Don’t Drink The KoolAid – Forget Developing Mobile Apps

by David Kaplan 11 Oct ’11

I’ve been reluctant to jump onto the smartphone and tablet app bandwagon. After 30 years or so working with computers and 15 years of that as a professional web design and developer, I’ve learned to trust my instincts when it comes to IT. For a number of years, something had been telling me that the app market wasn’t worth getting involved with. And, up to now, I was relatively content with being relegated by some to the era of dinosaurs because, frankly, I usually only point my technological curiousity in the direction of things that interest me. And, while I do own a smart phone with numerous apps that go beyond texting and talking on the phone, most of the time I use said apps while waiting in line (reading the news) or driving (Google Maps GPS Navigation). I don’t spend much time playing video games on my phone (I prefer the full, surround sound, high end graphics experience, thanks) and I don’t find farting apps to be particularly entertaining.

Separating Fad from Fact

So, I’ve spent the better part of the last few years improving my skills in front and back end development and learning new ways to enhance UI and UX designs. My reluctance to enter the mobile app market has concerned me, however. In college, I once had someone claim that the internet was just a “fad”. Obviously, I didn’t agree with that assessment and I’m glad I didn’t. But, in respect to my resistance to developing mobile apps I’ve been asking myself, “Am I now the close minded one? Am I relating mobile apps to ‘fad’ status because of some intellectual laziness? Am I just getting old?” Well, while I am getting old and while I’m occasionally prone to laziness, it appears that my instincts are correct to some degree.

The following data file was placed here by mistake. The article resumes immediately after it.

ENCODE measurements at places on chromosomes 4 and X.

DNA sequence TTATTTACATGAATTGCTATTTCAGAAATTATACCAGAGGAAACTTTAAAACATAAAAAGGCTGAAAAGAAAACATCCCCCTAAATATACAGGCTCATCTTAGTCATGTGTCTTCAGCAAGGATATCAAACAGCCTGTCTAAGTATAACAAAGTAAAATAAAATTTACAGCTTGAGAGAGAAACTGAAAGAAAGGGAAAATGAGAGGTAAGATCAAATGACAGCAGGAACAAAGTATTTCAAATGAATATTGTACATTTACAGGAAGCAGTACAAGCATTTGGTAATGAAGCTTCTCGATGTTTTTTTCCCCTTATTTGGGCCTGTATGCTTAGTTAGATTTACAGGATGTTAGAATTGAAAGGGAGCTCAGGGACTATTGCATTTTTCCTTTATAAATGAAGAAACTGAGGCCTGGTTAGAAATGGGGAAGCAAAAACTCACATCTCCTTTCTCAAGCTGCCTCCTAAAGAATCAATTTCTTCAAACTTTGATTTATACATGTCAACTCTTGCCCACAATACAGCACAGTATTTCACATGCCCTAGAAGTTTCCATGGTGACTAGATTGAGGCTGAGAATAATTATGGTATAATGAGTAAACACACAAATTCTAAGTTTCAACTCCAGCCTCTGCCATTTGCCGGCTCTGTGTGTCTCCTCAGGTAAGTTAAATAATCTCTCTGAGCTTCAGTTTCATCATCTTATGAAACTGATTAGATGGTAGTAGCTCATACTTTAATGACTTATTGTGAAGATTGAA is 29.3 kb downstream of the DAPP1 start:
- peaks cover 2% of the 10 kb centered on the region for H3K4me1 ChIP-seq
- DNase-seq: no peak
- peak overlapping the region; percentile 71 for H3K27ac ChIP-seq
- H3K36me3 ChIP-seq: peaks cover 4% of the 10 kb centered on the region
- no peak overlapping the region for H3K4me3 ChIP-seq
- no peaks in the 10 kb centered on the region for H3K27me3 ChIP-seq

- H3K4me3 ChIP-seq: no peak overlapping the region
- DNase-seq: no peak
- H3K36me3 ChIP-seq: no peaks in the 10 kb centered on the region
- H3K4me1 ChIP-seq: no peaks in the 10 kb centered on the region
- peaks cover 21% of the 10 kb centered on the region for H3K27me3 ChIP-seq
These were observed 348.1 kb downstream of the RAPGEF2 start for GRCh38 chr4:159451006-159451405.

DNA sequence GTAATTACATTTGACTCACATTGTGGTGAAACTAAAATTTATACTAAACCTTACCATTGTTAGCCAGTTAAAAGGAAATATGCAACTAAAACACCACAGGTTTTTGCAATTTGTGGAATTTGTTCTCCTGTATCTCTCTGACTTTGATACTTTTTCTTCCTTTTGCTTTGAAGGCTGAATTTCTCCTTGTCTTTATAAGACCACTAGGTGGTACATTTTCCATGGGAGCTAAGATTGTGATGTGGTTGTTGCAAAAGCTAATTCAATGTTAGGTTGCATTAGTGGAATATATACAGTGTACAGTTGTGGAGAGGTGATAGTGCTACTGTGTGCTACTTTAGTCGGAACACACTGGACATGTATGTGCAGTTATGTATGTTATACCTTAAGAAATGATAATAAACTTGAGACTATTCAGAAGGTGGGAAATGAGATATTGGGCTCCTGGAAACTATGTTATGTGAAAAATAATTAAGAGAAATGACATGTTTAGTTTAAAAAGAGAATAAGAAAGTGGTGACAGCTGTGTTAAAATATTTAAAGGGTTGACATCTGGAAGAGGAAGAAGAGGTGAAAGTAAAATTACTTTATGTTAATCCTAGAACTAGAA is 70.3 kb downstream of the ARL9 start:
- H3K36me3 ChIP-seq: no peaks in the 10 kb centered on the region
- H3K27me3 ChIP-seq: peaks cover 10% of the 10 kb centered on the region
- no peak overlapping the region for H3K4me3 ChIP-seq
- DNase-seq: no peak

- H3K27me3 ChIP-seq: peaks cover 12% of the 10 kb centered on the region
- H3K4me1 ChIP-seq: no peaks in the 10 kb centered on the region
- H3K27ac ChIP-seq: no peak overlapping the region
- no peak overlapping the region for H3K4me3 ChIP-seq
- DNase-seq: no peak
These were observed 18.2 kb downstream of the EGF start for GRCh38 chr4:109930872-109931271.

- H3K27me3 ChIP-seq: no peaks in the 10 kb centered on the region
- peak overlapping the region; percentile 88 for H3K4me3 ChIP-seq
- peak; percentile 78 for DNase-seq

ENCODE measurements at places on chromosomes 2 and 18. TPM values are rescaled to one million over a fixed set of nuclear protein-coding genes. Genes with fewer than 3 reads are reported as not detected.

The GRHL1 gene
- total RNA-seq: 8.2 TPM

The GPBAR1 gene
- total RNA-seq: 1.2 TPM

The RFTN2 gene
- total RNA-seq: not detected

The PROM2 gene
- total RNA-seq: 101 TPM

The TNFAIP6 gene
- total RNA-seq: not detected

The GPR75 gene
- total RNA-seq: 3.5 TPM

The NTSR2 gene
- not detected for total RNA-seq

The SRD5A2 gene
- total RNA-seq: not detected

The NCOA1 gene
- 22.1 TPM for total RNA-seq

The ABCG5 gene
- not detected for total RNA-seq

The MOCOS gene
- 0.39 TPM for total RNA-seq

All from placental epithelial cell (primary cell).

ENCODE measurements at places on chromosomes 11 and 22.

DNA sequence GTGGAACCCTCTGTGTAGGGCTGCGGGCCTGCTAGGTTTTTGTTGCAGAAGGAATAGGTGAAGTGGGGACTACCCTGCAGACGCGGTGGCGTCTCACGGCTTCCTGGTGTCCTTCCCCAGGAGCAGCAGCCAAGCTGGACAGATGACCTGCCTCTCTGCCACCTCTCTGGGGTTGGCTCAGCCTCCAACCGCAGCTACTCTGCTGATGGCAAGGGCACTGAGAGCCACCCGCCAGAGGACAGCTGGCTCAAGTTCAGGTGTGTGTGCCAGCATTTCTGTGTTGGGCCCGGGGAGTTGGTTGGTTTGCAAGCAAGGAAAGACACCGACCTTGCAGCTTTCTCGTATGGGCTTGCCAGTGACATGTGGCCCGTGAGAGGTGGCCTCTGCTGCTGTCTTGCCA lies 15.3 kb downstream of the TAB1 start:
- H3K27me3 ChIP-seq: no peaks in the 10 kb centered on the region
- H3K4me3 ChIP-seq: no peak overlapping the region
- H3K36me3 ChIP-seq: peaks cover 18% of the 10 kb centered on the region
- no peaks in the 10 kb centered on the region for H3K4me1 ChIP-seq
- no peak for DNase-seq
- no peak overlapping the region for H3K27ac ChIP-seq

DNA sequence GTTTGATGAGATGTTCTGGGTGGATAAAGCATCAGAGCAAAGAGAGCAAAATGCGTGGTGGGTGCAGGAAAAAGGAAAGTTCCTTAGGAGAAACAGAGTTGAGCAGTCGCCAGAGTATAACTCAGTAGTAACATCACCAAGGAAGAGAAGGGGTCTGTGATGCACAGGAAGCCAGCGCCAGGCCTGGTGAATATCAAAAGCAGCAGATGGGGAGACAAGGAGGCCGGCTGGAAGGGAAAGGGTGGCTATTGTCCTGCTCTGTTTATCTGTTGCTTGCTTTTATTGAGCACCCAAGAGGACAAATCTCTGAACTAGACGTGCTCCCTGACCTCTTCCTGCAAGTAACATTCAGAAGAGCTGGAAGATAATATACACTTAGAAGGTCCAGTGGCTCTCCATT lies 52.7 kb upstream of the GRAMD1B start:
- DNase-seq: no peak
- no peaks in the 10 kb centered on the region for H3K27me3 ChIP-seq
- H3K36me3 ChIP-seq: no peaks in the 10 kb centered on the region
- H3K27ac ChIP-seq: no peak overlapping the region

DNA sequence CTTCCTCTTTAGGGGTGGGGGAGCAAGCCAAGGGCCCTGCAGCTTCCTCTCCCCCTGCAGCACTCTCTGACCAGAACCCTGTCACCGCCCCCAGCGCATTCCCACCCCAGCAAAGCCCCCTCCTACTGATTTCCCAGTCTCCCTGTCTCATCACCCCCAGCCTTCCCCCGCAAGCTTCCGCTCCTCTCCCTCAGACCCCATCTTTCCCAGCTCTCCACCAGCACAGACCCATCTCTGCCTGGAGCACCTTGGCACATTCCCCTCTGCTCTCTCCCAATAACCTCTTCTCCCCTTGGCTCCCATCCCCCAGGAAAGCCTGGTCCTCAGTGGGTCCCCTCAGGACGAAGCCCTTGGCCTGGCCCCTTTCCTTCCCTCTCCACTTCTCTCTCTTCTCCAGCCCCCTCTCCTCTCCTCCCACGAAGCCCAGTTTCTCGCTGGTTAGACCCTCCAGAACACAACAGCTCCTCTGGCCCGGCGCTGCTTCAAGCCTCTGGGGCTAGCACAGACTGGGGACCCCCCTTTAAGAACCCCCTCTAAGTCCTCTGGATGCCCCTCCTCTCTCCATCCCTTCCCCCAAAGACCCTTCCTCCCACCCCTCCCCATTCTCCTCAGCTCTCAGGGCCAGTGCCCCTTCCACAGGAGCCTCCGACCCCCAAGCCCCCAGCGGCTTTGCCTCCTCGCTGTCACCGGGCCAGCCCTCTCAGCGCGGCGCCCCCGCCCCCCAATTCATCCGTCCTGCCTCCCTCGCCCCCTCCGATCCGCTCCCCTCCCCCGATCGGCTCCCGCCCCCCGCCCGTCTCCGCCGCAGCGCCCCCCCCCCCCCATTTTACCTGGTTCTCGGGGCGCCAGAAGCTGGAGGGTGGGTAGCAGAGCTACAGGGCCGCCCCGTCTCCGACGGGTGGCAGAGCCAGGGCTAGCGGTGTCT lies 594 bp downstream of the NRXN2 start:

The world’s largest software company – Microsoft – has officially endorsed cloud storage and computing as the next wave in software and application development. Apple previously moved in that direction with iCloud. But, Apple only holds a 5% market share on applications. Microsoft hold significantly more than that. And, with the release of Windows 8, cloud based mobile application usage is about to get a big boost.

Let me be clear, I don’t think that mobile devices are a fad. Quite the contrary. I feel that mobile devices free people to do more while on the go and all this in lightweight multi-function packages. Even laptops need a place to sit to be useful. But, the applications themselves need not exist. They present a fundamental problem. In order to properly create a mobile app, one needs to learn two languages to be minimally effective – Objective-C for iOS and/or Java for Android and Blackberry. Learning a new language is within the domain of most programmers, however, so is choosing wisely which languages to learn. Often we are left with the notion that we must learn whatever our clients are demanding right now. However, not every client is sophisticated enough to understand the evolution of technology and, in either case, spending time learning what will help someone’s career in the short term rather than investing time in learning for the long term is folly, at best. Anyone remember VRML? I do. I learned it. That knowledge doesn’t much help me or my clients now.